Here's the first Even' Star American Rapa that I've picked this year (the large leaves in the back). I managed to get my timing just right with this crop since the Olive Leaf Rapini that I've been harvesting for the last few weeks has just finished and I'm pulling out the plants. The seeds for this green came from Fedco last year. Here's the descriptive blurb from the catalog:
3490RO Even’Star American Rapa OG (27 days for mesclun, 40 days to full leaf) Brassica oleracea “A real trooper,” according to breeder Brett Grohsgal, for its speed of growth and sweetness of leaf. A vigorous mild-flavored relative of the more well-known kales and collards without the hairy leaves and bitter or pungent taste of most European rapas. This strain, developed in southern Maryland, was selected for strong autumn growth, winter survival, spring re-growth and tolerance to BL and PM. Smooth slightly lobed leaves best when harvested at 9", though younger smaller leaves may be snipped for mesclun. Plants hug the ground much better than collards, helping account for its cold tolerance. Sweeter than most kales or collards, with a more delicate flavor. Though it doesn’t tipburn in heat, it is adapted for cool season rather than summer plantings. MD-certified.It's interesting that the description compares them mostly to kales and collards, I've found them to be more like rapini in flavor and tenderness. I would recommend them to anyone who wants to try a less bitter rapini type of green rather than as a kale or collard substitute.
These plants were started in paper pots on January 18, indoors, than moved out to the garden under a remay covered tunnel. The protection was more to keep the critters from munching than for the cold. I sowed 4 seeds per paper pot, most of which germinated and thinned to 3 plants per pot. I didn't thin again until last week. The plants seem to do fine with some initial crowding, then I start cutting plants at the soil line when they are fairly large. Once I'm down to a single plant in each space then I will harvest just the leaves until the plants start bolting, then the whole plant is harvested. Forty days to full leaf harvest seems to be an accurate timing if you start picking as recommended when they get to 9 inches. I've found that the larger leaves are fine to my taste, so I let them grow longer before harvesting. Now that I'm harvesting these plants I need to start some more, this time it's back to the Olive Leaf Rapini.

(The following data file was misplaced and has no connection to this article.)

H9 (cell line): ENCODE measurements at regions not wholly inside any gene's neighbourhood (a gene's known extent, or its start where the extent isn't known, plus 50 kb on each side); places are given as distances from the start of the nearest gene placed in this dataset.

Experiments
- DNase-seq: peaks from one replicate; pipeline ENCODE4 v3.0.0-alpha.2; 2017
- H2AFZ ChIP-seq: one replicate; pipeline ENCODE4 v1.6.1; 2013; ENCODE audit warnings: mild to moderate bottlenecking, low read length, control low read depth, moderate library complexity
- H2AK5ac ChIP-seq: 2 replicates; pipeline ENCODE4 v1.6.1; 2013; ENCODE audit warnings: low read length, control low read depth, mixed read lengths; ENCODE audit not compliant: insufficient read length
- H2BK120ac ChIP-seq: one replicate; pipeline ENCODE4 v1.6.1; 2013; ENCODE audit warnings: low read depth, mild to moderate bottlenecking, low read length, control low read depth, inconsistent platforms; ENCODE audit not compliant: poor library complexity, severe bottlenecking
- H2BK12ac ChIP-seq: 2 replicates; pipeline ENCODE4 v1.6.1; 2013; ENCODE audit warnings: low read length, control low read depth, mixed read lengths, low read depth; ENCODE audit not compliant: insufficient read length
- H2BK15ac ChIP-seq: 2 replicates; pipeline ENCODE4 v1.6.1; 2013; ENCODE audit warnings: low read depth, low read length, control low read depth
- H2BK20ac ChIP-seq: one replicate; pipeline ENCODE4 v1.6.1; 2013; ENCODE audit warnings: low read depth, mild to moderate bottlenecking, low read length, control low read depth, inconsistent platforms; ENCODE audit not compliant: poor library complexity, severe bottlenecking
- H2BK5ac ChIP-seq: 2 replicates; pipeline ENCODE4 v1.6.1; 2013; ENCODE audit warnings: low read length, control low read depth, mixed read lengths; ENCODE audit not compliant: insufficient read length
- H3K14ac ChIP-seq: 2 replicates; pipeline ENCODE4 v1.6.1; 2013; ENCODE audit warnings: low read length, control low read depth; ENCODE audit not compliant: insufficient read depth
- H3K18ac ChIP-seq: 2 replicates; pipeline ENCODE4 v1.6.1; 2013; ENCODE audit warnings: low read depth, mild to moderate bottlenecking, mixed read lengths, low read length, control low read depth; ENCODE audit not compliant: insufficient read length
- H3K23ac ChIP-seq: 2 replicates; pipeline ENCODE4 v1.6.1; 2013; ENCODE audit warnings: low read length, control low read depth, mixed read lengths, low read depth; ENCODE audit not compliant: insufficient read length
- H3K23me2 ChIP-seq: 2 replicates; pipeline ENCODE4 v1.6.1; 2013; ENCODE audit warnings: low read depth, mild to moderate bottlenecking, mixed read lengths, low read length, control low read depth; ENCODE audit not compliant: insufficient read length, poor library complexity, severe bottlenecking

The basket also contains tender young fava leaves and some beet thinnings. I blanched the rapa and then sauteed it with the fava leaves and the greens from a large beet that I harvested that day. Another harvest of rapa yesterday was sauteed with Golden Chard along with some pine nuts and currants.
Here's the rest of the harvest for last week:
Chioggia Beets - 14 oz.
Beet Thinnings - 1.75 oz.
Golden Chard - 16 oz.
Fava Leaves - 3 oz.
Green Garlic - 3 oz.
Even' Star American Rapa - 24.75 oz.
Red Florence Fennel - 5.25 oz.
Total for the week - 67.75 oz. or 4 lb., 3.75 oz.
Total for the year - 38 lb., 4 oz.
Eggs this week - 13
If you would like to see what other garden bloggers have been harvesting head on over to Daphne's Dandelions, the home of Harvest Monday.